Can A Handful Of Nuts A Day Ward Off Dementia? A New Study May Think So

By Florencia Tagliavini, th3 NutraMilk Nutritionist.

A new study by The University of South Australia, published in the Journal of Nutrition, Health and Aging in February 2019 shows a positive association between nut consumption and better mental functioning, including improved thinking, reasoning, and memory.

The study analyzed nine waves of China Health Nutrition Survey data collected over 22 years, finding that 17 percent of participants (4822 Chinese adults aged 55+ years) were regular consumers of nuts (mostly peanuts).

The university’s lead researcher, Dr. Ming Li, says that eating more than 10g a day (or 2 teaspoons), long term could improve cognitive function in older adults by up to 60 percent– compared to those not eating nuts – effectively warding off what would normally be experienced as a natural two-year cognition decline.

The World Health Organization (WHO) says that by 2020, the number of people aged 60 years and older will outnumber children younger than five years old.

The WHO estimates that globally, the number of people living with dementia is at 47 million and by 2030, this is projected to rise to 75 million and by 2050, global dementia cases are estimated to almost triple.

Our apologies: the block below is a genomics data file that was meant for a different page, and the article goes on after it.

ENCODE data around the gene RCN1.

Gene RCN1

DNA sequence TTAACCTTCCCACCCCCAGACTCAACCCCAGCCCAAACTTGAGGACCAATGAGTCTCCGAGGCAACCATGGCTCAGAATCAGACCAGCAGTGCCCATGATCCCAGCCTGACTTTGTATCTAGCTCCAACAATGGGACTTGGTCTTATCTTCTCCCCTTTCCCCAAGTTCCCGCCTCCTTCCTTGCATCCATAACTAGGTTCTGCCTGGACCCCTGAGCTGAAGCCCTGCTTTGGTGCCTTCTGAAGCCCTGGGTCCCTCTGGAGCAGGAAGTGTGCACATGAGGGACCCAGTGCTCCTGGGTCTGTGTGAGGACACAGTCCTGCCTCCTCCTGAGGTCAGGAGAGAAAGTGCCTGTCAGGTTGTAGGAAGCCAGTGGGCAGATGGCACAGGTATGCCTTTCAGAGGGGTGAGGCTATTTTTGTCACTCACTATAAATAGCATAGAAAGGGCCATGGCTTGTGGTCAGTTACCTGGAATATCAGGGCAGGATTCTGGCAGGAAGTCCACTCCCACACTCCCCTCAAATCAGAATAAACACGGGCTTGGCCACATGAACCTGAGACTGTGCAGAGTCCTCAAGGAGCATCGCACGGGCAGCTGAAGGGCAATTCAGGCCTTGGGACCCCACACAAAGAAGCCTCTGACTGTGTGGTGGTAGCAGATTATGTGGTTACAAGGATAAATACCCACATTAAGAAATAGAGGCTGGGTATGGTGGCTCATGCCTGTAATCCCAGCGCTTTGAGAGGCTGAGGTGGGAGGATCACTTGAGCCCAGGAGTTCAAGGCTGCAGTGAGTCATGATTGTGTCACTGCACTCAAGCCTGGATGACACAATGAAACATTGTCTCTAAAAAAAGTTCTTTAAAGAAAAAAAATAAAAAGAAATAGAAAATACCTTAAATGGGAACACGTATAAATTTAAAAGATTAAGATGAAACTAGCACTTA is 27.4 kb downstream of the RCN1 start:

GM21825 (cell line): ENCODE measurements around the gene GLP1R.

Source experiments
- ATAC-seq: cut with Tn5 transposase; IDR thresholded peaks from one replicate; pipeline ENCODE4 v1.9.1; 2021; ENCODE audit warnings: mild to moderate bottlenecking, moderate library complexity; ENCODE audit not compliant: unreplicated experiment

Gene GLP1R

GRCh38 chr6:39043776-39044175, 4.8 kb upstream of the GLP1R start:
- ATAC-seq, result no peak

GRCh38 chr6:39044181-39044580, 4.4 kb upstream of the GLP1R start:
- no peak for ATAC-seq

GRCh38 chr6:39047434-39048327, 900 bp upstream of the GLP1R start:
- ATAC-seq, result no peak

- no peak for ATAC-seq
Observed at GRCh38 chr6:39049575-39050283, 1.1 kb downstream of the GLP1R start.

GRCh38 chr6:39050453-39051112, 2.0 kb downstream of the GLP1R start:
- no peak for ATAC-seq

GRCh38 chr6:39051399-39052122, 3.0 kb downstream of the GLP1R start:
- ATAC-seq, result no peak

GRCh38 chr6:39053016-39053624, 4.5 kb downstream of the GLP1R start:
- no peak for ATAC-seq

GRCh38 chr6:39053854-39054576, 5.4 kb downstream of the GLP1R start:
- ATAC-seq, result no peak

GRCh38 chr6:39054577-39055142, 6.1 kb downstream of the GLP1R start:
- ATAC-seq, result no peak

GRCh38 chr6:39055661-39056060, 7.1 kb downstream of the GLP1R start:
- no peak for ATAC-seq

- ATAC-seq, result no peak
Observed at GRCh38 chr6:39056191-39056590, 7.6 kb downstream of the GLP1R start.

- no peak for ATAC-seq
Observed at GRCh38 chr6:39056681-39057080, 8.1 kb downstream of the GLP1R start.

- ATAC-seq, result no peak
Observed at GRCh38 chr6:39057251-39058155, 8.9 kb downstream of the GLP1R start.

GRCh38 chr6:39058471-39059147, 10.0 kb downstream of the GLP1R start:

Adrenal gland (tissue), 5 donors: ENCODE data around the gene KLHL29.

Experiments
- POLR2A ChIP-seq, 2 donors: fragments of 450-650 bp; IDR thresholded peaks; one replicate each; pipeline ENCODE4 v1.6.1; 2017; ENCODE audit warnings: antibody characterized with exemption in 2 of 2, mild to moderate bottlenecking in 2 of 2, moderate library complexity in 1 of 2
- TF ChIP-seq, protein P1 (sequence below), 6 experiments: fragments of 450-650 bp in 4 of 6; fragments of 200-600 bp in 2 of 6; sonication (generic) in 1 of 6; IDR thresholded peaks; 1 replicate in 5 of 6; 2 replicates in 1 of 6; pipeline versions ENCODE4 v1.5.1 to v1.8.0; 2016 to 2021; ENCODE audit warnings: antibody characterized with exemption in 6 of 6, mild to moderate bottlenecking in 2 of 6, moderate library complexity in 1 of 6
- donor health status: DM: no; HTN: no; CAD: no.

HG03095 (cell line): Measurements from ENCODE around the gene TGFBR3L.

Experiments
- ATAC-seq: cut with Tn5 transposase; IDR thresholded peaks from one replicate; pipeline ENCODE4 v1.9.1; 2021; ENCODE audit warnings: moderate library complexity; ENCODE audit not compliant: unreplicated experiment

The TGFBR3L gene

Due to the advancing worldwide prevalence, this has become a global concern. Long-term, high nut consumption could play an important roll in improving cognitive health in older people.

Nuts are known to be high in healthy fats, protein, and fiber, certain micronutrients, and antioxidants with nutritional properties that can lower cholesterol and improve cognitive health.

A nutty solution to improving brain health? Maybe or maybe not? It´s worth a try!

For more information about diet and brain health – check out the following article: Top Nutrients for Brain Health.